AFTER THE disastrous verdict in the George Zimmerman trial, the conviction of Marissa Alexander seemed even more egregious. She’s getting a new trial, though whether the outcome will be any different is really the thing that matters.
Marissa Alexander, the African-American woman who was sentenced to 20 years for discharging a firearm in Florida despite pleading Stand Your Ground against her husband, will get a new trial. Alexander, 32, said she fired a bullet at the ceiling because she was afraid of her husband. No one was injured. It took 12 minutes for the jury to convict her. […]
Alexander… testified that after an altercation regarding texts from her ex-husband, she locked herself in the bathroom. Her husband Rico Gray broke through the door, grabbed her by the neck, and shoved her into the door. She ran to the garage, found she couldn’t get the door open, and returned with a gun. When Gray saw the gun, he said, “Bitch, I’ll kill you.” Alexander testified that firing the gun into the air as a warning shot was “the lesser of two evils.”
The jury rejected her self-defense argument, and instead Alexander was sentenced under the “10-20-Life” law, which carries a series of mandatory minimum sentences related to gun crimes. …
The appeals court judge ruled that the lower court judge improperly put a burden on Alexander to prove that the firing was in self-defense. “The defendant’s burden is only to raise a reasonable doubt concerning self-defense,” Daniel wrote. “The defendant does not have the burden to prove the victim guilty of the aggression defended against beyond a reasonable doubt.” He ordered a retrial. A separate proceeding would determine whether Alexander could be released on bail pending that trial.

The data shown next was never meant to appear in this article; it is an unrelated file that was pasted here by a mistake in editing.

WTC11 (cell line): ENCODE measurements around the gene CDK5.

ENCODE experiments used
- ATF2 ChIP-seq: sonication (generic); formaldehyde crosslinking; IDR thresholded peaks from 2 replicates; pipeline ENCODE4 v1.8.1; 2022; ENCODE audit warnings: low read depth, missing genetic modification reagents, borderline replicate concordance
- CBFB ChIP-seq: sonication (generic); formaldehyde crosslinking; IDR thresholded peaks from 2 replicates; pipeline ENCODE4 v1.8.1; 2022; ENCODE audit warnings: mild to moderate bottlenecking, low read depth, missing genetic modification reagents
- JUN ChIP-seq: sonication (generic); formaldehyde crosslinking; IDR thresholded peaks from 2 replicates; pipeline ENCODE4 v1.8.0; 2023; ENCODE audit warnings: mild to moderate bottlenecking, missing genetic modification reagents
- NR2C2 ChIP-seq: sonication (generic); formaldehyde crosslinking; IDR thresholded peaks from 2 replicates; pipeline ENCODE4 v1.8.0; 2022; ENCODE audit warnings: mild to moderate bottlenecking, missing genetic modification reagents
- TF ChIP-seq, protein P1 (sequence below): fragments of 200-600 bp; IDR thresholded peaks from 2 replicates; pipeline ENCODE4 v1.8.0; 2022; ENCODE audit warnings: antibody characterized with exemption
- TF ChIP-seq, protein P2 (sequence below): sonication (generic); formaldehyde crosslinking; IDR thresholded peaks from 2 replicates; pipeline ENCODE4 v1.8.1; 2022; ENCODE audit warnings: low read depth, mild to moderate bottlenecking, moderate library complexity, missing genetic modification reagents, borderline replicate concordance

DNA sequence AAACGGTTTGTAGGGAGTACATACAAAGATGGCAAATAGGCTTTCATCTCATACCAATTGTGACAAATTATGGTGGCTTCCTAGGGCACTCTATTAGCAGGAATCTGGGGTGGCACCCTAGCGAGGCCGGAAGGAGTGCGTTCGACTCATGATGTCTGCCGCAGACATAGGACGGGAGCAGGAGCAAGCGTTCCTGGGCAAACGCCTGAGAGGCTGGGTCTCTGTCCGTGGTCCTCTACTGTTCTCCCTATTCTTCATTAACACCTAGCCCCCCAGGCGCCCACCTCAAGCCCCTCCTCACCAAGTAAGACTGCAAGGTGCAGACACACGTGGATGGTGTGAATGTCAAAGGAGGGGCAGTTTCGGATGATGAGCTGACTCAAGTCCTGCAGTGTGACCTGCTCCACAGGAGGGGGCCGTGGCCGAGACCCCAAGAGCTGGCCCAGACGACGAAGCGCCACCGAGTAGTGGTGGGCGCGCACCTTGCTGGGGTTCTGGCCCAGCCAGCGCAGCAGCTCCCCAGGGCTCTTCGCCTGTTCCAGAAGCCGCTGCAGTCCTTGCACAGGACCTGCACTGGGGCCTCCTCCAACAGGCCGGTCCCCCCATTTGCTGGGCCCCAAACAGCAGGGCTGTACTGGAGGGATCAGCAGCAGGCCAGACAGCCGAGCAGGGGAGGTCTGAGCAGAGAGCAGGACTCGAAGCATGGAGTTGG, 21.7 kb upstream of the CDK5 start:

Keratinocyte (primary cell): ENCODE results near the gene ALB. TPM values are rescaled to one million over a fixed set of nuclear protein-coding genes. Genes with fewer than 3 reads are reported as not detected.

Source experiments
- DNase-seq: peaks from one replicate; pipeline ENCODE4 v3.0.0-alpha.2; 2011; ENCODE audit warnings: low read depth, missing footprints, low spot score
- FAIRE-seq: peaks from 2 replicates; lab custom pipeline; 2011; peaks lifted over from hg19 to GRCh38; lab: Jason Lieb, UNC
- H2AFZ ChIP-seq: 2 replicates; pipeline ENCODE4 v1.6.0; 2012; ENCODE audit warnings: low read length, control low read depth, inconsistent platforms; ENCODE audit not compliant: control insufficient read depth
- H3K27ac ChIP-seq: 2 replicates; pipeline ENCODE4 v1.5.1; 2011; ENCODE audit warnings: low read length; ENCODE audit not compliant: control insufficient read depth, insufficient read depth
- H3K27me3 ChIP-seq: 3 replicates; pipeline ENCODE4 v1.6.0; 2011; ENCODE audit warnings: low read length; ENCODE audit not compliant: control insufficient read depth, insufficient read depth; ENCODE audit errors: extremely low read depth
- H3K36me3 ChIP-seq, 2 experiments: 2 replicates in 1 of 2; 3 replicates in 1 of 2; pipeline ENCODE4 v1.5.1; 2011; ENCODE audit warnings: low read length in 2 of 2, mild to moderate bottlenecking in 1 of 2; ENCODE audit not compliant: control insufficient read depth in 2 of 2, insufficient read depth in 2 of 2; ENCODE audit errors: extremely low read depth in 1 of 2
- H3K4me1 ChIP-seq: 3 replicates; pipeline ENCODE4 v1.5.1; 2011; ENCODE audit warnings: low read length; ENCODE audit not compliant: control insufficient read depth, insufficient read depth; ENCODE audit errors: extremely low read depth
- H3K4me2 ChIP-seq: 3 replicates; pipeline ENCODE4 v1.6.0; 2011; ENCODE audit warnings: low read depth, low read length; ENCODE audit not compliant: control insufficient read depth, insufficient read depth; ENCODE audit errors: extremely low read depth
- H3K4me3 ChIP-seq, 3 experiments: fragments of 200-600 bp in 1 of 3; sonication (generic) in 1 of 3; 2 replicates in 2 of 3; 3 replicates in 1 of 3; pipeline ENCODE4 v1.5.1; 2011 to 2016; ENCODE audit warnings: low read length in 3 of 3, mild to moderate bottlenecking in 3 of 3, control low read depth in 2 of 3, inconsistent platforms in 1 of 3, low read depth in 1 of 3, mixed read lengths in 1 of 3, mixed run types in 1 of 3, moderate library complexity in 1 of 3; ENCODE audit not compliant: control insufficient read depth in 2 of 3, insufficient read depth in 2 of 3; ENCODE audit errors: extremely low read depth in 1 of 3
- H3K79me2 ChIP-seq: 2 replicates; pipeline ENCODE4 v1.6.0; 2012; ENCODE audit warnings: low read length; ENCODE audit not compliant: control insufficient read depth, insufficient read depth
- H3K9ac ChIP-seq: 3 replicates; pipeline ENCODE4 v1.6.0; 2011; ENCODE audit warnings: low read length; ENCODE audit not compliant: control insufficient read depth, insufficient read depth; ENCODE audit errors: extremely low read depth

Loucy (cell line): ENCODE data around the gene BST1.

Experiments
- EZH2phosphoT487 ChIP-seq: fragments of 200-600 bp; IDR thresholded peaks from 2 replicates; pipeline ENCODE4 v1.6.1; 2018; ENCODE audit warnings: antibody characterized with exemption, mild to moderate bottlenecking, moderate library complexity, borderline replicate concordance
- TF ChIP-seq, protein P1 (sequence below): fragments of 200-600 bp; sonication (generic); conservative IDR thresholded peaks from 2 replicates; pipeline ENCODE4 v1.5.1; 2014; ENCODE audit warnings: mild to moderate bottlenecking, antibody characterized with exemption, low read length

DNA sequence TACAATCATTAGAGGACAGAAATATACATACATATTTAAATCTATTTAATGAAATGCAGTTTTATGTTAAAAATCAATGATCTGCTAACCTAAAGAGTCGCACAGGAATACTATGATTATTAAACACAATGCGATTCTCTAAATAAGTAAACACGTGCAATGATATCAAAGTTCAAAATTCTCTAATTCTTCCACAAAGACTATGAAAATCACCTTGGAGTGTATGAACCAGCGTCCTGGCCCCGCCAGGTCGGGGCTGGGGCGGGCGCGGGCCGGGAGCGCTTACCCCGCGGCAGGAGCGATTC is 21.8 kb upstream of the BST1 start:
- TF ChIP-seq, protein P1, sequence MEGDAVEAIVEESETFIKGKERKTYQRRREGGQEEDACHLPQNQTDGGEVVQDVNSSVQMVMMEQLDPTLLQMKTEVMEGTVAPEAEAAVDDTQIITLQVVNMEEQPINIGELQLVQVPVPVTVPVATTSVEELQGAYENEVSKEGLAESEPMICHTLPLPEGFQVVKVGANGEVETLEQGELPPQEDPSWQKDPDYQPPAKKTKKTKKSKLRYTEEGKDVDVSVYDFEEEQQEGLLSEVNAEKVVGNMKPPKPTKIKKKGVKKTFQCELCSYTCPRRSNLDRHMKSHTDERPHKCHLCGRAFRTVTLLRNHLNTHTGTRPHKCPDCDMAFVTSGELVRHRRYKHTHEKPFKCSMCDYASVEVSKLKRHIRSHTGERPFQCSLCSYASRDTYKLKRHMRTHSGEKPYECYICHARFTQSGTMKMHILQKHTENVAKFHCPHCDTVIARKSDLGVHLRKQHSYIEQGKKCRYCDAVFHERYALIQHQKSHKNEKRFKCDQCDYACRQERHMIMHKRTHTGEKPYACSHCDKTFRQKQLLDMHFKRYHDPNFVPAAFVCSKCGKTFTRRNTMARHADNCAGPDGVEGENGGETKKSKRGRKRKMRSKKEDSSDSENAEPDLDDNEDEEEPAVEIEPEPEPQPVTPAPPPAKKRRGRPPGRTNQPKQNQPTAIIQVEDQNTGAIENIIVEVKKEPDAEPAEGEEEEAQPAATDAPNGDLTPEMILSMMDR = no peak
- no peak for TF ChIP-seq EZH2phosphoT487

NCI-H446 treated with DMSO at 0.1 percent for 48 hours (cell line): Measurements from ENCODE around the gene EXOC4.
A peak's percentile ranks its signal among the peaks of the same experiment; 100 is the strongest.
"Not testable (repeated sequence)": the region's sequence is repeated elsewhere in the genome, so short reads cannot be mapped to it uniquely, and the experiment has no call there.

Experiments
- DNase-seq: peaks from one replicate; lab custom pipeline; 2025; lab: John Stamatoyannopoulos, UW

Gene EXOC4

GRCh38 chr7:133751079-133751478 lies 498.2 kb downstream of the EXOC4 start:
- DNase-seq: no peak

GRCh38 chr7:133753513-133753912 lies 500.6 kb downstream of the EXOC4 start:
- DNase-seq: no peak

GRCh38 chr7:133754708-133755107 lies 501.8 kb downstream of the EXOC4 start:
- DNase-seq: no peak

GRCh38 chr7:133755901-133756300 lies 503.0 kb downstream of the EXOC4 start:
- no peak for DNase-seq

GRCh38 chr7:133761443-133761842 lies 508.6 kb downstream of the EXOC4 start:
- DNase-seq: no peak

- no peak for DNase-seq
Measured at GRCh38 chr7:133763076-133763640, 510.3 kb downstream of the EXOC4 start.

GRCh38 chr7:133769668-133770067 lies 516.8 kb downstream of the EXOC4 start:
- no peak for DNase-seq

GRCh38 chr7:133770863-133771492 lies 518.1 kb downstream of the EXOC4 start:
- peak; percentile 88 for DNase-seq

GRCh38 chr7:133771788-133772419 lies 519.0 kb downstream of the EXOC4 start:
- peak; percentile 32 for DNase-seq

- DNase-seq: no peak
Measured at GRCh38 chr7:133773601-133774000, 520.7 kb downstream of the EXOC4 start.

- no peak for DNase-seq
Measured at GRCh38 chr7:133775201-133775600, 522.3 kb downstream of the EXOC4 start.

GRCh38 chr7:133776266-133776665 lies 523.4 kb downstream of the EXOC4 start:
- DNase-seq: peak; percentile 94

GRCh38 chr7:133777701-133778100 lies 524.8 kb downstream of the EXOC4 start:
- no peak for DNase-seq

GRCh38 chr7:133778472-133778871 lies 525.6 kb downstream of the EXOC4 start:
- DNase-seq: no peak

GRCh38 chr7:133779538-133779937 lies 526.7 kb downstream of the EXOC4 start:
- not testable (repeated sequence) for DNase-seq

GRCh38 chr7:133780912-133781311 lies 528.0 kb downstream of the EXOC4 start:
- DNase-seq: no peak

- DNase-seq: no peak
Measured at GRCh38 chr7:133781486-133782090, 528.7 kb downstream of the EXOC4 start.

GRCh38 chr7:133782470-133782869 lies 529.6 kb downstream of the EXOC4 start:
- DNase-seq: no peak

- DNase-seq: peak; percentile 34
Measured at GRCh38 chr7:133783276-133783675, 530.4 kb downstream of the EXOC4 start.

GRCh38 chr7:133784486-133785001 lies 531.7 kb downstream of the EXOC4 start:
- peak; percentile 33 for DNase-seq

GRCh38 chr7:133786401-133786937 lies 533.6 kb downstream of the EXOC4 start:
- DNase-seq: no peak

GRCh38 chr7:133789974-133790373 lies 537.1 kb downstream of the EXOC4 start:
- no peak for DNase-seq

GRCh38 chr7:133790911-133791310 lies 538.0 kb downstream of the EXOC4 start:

George Zimmerman kills an unarmed African American teen, gets off.
Marissa Alexander, a person of color, kills no one, while touching off a round to scare her husband who threatened “Bitch, I’ll you,” but gets 20 years.
Violence against women in Florida is obviously all in Ms. Alexander’s mind, as is the racism that is evident in juries who convict people like Marissa Alexander, who had never been arrested before, but let George Zimmerman off, even after a history of events that brought into question his volatility.